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8.112064 - KREISLER, Fritz: Complete Recordings, Vol. 3 (1914-1916)
Fritz Kreisler (1875-1962)
These recordings cover a tumultuous period not just for Fritz Kreisler but for the entire world, as the Great War erupted. At the start of the 1913–14 season, the great violinist had ninety American concerts scheduled, from mid-October to the end of March. They included important New York dates, a recital at Carnegie Hall and two concerts with the visiting Boston Symphony under Karl Muck, at which Kreisler played Tchaikovsky’s Concerto in the evening and Mozart’s K218 and Viotti’s A minor at the matinée. Back in Europe, he and his wife Harriet were taking a cure at a Swiss spa when, on 31 July, they read in a newspaper that Kreisler’s old regiment had been mobilized. Although he had resigned his reserve commission two years previously, he at once set off for Vienna to report for duty and discovered that he was being called up anyway. Sent to the eastern front at Lemberg, he found himself fighting the Cossacks. On 6 September he was knocked over by a charging horse and wounded in the leg by a lance, but fortunately shot his main adversary before he passed out. He was not found by his orderly for hours and in the confusion was reported dead, news that was flashed round the world. Harriet did not know he was alive until the 10th. Discharged after recuperation and promoted to captain, he was free to resume concertgiving and set off with Harriet for America, arriving on 24 November walking with a stick and still injured in the right shoulder. Jacques Thibaud, who had also been wounded fighting on the other side, was in New York but after some awkwardnesses, the friends were reconciled. Kreisler took up his career again, playing through the pain. In New York alone he had four Carnegie Hall recitals. With the BSO and the city’s own orchestras he played Mendelssohn’s Concerto (twice), Bruch’s G minor and Scottish Fantasy and the Beethoven and Brahms Concertos. Four Weeks in the Trenches, his account of his war experiences, was published in April and, with America not yet involved in the war, he became even more of a hero. He and Harriet spent the summer of 1915 at Seal Harbor, Maine, and in the 1915–16 season he carried on with his American career, his popularity undiminished.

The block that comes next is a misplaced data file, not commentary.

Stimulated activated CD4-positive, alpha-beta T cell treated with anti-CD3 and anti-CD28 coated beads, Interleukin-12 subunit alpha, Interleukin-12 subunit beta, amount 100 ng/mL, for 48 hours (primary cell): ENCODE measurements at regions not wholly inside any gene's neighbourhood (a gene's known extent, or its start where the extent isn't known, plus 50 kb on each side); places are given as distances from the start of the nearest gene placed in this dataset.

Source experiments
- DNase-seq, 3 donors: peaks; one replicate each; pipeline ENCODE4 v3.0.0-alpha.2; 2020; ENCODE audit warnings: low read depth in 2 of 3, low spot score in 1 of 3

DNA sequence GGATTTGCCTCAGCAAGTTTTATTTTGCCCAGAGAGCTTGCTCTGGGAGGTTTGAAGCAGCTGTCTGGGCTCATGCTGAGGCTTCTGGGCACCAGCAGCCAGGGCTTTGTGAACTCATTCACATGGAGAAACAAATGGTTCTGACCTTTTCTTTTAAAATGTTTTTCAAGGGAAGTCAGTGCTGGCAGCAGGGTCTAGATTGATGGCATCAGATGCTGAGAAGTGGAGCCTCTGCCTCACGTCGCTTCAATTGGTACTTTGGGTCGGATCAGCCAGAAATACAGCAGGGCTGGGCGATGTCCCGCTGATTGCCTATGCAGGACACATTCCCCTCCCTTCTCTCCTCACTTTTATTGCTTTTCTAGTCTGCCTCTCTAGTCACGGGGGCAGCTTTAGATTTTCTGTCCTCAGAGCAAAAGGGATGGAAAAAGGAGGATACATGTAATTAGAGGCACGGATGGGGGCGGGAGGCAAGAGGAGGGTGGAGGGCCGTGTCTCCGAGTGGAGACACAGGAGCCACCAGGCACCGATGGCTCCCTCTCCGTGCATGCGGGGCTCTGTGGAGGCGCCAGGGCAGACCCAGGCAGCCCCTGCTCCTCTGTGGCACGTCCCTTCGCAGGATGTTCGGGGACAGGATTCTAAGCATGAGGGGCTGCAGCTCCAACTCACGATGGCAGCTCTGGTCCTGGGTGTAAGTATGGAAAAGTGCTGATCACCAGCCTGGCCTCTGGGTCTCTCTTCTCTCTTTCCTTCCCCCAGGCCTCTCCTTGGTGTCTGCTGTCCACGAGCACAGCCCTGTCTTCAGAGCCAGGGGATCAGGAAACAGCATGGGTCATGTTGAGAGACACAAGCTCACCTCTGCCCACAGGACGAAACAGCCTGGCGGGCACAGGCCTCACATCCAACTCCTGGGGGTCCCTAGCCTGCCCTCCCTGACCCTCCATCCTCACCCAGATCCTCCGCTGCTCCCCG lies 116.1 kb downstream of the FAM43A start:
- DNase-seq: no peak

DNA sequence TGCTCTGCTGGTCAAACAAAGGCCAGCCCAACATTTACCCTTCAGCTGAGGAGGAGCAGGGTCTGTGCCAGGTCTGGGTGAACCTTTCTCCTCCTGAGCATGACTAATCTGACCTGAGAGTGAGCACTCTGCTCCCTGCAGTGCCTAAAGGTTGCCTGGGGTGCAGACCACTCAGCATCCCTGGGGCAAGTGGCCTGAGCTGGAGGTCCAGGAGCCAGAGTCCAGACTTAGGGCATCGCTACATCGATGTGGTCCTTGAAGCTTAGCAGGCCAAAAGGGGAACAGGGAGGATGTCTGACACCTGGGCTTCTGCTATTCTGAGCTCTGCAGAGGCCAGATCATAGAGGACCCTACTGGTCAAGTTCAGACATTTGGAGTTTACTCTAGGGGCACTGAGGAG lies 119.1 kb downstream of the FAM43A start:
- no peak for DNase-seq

The man who was to become the epitome of Viennese style was born Friedrich Kreisler in Vienna on 2 February 1875, the son of a Polish physician. He could read music at three. His first violin lessons came from his father Salomon, a keen amateur, and he went on to Jacques Auber, leader of the Ringtheater orchestra. In 1882 he became the youngest student admitted to the Vienna Conservatory, where among his tutors were Josef Hellmesberger Jnr (violin) and Anton Bruckner (composition), and made his début at Carlsbad (Karlovy Vary) with the singer Carlotta Patti, sister of Adelina. ‘Some very great men played at the Conservatory when I was a pupil,’ he recalled. ‘There were Joachim, Sarasate in his prime, Hellmesberger [Snr], and [Anton] Rubinstein, whom I heard play the first time he came to Vienna. I really believe that hearing Joachim and Rubinstein play was a great event in my life and did more for me than five years of study!’ At ten he won the Conservatory gold medal, was given a three-quarter-size Amati by friends and transferred to the Paris Conservatoire (studying violin with Joseph Massart, composition with Leo Delibes). He met César Franck, played in the Pasdeloup Orchestra and in 1887 took a first prize in violin. In 1888–89 he toured America with the Polish pianist Moriz Rosenthal, making his début in Boston on 9 November 1888 with the Mendelssohn Concerto conducted by Walter Damrosch. He spent two years back in Vienna, broadening his education, considered following his father’s profession and did two years’ medical training, then his military service. In 1896 he opted for music and, turned down for the Court Opera Orchestra by the concertmaster Arnold Rosé, began his career as a virtuoso. He toured Russia, met Glazunov, found a wealthy sponsor and gradually advanced himself, getting to know Joachim, Wolf and Schoenberg as well as Brahms. In January 1898 he made his concerto début in Vienna with Bruch’s G minor, conducted by Hans Richter, and in March 1899 had an even greater triumph when he played Bruch’s D minor, Vieuxtemps’s F sharp minor and Paganini’s ‘Non più mesta’ Variations for his Berlin Philharmonic début under Josef Rebicek. In November 1899 he was back in Berlin for the Mendelssohn E minor under Arthur Nikisch. In 1900 he toured America and in 1902 appeared in London, playing the Beethoven Concerto at the first of Richter’s concerts, on 12 May, and the Bruch G minor at the third. That year he married Harriet Lies. In 1904 he received the Philharmonic Society gold medal, in 1910 he toured Russia again and by World War I, he was known worldwide. Domiciled in the United States after his brief war service, he gave generously to help war orphans and refugees and played charity concerts. When America entered the war, he was sidelined as an enemy alien, writing his operetta Apple Blossoms and his String Quartet. From 1924 Kreisler made his home in Berlin but spent much time in America and recorded with Sergey Rachmaninov. In 1932 his second operetta, Sissy, was given its successful première in Vienna. With the rise of Hitler in 1933, he boycotted Germany because of the treatment of his fellow Jews. When he admitted in 1935 that many ‘Baroque’ pieces in his repertoire were his own compositions, he caused an international scandal—the English critic Ernest Newman was particularly miffed. After the Anschluss of Austria by Hitler in 1938, Kreisler became a French citizen, then emigrated permanently to the United States, taking citizenship in 1943. His career was more or less ended in 1941, when he was hit by a van while absent-mindedly crossing a New York street. He was in a coma for four weeks; and although he recovered and did not stop playing in public until 1950, he was never the same again. He died in New York on 29 January 1962.